Can you name the object?
Museums have some weird and wonderful objects from the past. Here we actually investigate a selection of them, and we see whether or not you can work out their correct uses from a series of plausible and not so plausible explanations…a bit like call my bluff. Suitable for a smaller audience (around 25 or less)
A Load of Codd’s Wallop
A history of the common glass bottle, concentrating on some of the amazing innovations that were developed during the 19th century. Discover the fascinating story of these everyday items and their contents……
Belvoir angels: A grave story
Within the south Nottinghamshire area there are some wonderful slate headstones within the churchyards. This talk examines a selection of them, revealing their fascinating artistry and symbolism, and focuses on a survey of a series of gravestones that are unique to the area. Your visits to local graveyards will never be the same again. Can be combined with a tour by vintage bus on request.
Joseph Woolley: The diary of a framework knitter
If you thought village life two hundred years ago was tranquil and idyllic think again! Thanks to Joseph Woolley we can sample the goings on within a typical Nottinghamshire village in the early years of the 19th century, including the gossip and scandal (audience participation is encouraged to share the reading of extracts). ‘East Enders’ eat your heart out….
A Servant’s Lot
Life below stairs as a servant in Victorian times could be very hard. This talk looks at the types of jobs performed by typical indoor and outdoor Victorian servants, including the use of contemporary accounts of their lives (audience participation is encouraged to share the reading of extracts). It makes you realise how lucky we are today!
Portraits of the Past: Victorian Studio Photography in Nottinghamshire
With the invention of photography in Victorian times studio photography soon became well established and Nottingham had its fair share of local studios. This talk looks at a range of the local photographic artists and their pictures, showing some of the fashions of the day and clues as to how to date studio photographs. If you have any Victorian family pictures yourself why not bring them along?
The origins of everyday sayings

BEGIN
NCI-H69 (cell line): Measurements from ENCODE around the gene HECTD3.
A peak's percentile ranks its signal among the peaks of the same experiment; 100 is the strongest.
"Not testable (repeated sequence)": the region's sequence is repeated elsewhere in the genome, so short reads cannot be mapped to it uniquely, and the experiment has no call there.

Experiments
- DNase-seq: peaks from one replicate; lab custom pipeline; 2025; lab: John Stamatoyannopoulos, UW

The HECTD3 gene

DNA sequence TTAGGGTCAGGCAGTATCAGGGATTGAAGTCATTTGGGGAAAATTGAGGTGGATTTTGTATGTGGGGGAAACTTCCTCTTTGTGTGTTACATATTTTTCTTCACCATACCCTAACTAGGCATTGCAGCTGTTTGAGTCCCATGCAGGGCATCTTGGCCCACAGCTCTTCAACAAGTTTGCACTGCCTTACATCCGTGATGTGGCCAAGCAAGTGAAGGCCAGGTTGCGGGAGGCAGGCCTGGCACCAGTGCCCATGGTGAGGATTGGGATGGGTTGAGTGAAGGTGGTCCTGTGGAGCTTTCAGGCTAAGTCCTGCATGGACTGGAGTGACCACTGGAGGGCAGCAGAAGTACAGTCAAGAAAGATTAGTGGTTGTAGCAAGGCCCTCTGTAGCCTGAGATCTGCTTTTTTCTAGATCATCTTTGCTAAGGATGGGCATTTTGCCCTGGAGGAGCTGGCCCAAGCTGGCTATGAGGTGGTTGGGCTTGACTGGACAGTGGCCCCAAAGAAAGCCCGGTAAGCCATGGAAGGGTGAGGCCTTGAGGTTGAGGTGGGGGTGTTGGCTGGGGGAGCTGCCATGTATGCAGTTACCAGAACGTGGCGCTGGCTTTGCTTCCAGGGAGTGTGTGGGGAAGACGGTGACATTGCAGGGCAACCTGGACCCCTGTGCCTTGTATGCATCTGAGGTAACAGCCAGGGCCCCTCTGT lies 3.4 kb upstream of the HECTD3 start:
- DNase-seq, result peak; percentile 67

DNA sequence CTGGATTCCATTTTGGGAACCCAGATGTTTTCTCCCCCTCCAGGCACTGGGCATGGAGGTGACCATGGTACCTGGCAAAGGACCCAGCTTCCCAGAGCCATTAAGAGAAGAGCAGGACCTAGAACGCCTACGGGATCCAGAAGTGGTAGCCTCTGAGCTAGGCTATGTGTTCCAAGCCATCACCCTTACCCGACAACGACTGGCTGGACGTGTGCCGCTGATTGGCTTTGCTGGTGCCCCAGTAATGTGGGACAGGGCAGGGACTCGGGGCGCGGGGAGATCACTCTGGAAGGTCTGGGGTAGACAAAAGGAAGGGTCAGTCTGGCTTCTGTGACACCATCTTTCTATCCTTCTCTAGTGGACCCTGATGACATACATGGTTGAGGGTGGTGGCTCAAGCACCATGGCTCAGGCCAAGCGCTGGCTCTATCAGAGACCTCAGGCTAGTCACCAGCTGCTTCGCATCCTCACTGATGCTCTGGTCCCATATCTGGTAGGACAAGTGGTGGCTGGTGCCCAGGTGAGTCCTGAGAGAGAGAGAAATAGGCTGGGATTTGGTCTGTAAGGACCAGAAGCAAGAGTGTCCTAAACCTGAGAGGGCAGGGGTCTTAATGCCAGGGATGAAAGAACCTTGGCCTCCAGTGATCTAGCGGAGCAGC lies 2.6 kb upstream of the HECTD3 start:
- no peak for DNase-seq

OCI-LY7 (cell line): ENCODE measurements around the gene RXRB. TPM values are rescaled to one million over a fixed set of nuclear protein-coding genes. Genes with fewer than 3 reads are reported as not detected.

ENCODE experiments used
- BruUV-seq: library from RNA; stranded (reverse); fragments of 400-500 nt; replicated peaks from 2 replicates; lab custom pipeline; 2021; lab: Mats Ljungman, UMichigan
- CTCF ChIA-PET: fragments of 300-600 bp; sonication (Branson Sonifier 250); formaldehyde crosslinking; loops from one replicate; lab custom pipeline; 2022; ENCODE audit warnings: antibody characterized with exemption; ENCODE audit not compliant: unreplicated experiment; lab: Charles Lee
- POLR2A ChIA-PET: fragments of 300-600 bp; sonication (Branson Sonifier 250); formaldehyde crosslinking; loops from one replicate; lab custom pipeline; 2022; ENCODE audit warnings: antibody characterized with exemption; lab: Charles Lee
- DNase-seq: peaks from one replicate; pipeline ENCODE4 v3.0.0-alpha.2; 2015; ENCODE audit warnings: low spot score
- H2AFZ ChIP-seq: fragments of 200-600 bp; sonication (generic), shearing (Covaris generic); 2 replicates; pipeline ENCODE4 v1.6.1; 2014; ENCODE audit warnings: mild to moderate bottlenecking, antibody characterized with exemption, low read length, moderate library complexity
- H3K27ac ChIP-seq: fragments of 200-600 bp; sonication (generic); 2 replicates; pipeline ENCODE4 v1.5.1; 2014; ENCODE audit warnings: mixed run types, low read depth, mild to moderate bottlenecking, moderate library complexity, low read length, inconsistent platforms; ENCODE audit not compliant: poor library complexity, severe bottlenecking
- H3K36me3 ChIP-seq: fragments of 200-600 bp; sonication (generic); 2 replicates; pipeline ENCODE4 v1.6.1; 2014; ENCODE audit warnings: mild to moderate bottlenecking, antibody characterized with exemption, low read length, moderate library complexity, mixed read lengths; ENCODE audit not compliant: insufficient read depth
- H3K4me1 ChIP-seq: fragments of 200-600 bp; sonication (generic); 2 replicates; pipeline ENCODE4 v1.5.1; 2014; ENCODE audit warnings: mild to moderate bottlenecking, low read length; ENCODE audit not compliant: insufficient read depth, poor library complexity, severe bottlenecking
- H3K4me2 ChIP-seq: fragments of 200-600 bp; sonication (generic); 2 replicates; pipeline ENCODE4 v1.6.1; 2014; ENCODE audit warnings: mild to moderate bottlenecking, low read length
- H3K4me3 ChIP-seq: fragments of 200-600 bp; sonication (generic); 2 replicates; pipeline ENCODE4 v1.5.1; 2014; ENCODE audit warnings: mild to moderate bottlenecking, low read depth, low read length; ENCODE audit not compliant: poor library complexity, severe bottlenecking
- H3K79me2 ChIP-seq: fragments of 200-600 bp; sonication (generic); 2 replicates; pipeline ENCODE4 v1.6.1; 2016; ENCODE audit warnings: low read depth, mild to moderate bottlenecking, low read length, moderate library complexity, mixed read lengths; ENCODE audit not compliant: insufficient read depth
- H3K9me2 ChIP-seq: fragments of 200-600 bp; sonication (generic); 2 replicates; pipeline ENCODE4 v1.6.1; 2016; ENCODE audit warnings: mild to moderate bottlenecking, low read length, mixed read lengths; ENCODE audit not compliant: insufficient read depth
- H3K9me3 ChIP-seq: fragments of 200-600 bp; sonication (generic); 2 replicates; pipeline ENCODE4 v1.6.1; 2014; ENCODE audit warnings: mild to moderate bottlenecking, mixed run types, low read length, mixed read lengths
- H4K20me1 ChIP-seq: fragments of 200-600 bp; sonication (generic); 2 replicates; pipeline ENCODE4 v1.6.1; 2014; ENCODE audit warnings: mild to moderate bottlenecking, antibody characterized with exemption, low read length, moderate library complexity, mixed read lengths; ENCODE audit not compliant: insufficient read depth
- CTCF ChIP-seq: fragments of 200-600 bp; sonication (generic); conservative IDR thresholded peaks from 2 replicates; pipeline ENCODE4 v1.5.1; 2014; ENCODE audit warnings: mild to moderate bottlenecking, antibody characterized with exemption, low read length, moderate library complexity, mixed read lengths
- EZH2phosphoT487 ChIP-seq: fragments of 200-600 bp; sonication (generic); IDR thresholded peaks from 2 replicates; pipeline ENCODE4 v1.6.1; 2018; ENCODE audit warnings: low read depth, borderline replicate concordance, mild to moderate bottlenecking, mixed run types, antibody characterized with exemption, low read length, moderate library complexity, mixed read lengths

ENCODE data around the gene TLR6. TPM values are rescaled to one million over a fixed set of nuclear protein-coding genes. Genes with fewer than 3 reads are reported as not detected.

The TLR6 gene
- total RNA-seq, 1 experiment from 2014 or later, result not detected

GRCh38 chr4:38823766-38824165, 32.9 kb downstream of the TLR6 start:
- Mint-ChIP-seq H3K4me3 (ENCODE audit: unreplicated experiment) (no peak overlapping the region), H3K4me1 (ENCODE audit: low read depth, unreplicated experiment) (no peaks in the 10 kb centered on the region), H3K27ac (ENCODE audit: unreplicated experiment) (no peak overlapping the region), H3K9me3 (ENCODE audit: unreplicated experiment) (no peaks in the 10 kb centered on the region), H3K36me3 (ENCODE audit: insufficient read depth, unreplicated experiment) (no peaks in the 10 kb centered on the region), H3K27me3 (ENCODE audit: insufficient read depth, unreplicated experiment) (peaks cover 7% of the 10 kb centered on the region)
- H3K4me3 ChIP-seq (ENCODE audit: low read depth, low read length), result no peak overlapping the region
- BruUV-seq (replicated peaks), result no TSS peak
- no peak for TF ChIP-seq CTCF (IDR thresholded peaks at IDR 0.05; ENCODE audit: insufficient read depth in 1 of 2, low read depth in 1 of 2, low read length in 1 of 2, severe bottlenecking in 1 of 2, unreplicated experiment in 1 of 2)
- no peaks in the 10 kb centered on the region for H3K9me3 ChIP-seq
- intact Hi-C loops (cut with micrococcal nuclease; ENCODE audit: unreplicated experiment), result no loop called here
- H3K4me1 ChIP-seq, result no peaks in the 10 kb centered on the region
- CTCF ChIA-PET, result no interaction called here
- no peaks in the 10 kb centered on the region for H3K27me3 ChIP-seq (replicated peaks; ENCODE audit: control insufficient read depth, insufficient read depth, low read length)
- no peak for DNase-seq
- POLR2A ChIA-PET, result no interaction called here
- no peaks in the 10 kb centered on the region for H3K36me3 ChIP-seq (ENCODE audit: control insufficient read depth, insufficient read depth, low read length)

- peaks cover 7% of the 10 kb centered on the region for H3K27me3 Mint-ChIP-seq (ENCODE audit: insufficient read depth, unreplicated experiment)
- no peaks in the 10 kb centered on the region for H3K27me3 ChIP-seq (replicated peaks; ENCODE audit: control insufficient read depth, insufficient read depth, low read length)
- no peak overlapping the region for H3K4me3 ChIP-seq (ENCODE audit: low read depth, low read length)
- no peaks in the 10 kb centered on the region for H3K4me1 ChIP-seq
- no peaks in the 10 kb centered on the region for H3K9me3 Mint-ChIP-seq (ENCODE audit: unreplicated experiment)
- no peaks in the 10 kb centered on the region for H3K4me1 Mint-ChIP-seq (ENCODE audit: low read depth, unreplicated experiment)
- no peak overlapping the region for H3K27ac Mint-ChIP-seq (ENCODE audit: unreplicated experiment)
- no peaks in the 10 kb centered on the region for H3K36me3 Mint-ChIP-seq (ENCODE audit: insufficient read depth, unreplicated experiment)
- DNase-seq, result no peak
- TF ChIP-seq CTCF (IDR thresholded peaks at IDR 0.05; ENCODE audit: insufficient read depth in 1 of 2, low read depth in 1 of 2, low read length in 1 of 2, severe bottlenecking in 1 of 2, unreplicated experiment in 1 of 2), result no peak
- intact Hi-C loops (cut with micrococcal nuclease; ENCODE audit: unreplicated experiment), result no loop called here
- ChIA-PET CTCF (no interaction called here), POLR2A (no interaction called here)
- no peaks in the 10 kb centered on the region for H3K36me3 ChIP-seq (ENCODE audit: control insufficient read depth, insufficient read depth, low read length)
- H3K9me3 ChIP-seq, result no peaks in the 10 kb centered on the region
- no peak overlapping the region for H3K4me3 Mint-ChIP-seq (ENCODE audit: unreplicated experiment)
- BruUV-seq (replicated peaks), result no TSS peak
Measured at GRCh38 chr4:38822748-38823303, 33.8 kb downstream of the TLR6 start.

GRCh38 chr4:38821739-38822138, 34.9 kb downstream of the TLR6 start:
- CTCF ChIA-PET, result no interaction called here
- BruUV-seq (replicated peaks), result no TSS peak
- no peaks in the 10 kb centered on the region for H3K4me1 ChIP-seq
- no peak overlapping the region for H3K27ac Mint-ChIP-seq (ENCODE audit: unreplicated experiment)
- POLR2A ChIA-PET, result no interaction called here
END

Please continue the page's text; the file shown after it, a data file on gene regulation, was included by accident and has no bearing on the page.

Are you laid out like lamb and lettuce? Is it raining cats and dogs? Have you gone to pot? Have you been saved by the bell? Find out the fascinating and sometimes surprising origins of many of our everyday sayings and terminology and decide whether you think it is a load of Codd’s wallop or not!
Nottingham’s Market Square in Victorian times
Using a wonderful array of pictures, engravings, and adverts we go back in time and visit some of the premises and shops that existed back then. Who would you meet? What sounds would you hear? What has changed? Is anything still the same? If you have Nottingham ancestors you will gain a more realistic idea of the Nottingham they knew – it’s almost as good as a time machine!
Victorian shopping in Nottingham
If you came shopping in Nottingham in Victorian times what could you buy, and where? What were the latest fashions in clothes and hats? What could you buy for your home? What could you buy from the chemists? How did some of the shopkeepers market their goods? What services were available? And what did some of the shops look like? All this and more is revealed from old adverts from the time. Fascinating reading!
Historical Consultancy Research
I offer Archaeological and historical documentary research consultancy work also, plus family history research using archives, local studies material, and internet sources.
Historical Consultancy work has been carried out for the following bodies:
Museum of London
Ironbridge Gorge Museums
Nottingham City Museums
the Lace Hall in Nottingham
Galleries of Justice in Nottingham
Trent & Peak Archaeological Trust
York Archaeological Trust
Pre-Construct Archaeology (London)
Nottinghamshire County Council
the Heritage Education Trust
West Yorkshire Archaeology Unit
Ruddington Framework Knitters Museum
plus other archaeological units and individuals.
The work mainly comprises reports on excavated artefacts, historical research using original primary source archive material and its interpretation, devising educational workshops using artefacts and/or publications for use by schools and other user groups, as well as various local history or archaeological research projects.
Many research papers have also been published in a wide variety of local and national archaeological and historical publications covering a wide range of topics within these fields.
For children's parties with a difference I supply real and replica old fashioned toys and games - including bagatelle, snobs, whips and tops, diablos, zoetrope, skipping ropes, flick books, Jacob's ladders, bar skittles, an old fashioned train set, and much more....plus outdoor games such as egg and spoon races, sack races etc if relevant. Victorian style dressing up clothes also supplied on request, and I come suitably dressed in Victorian clothes and a top hat!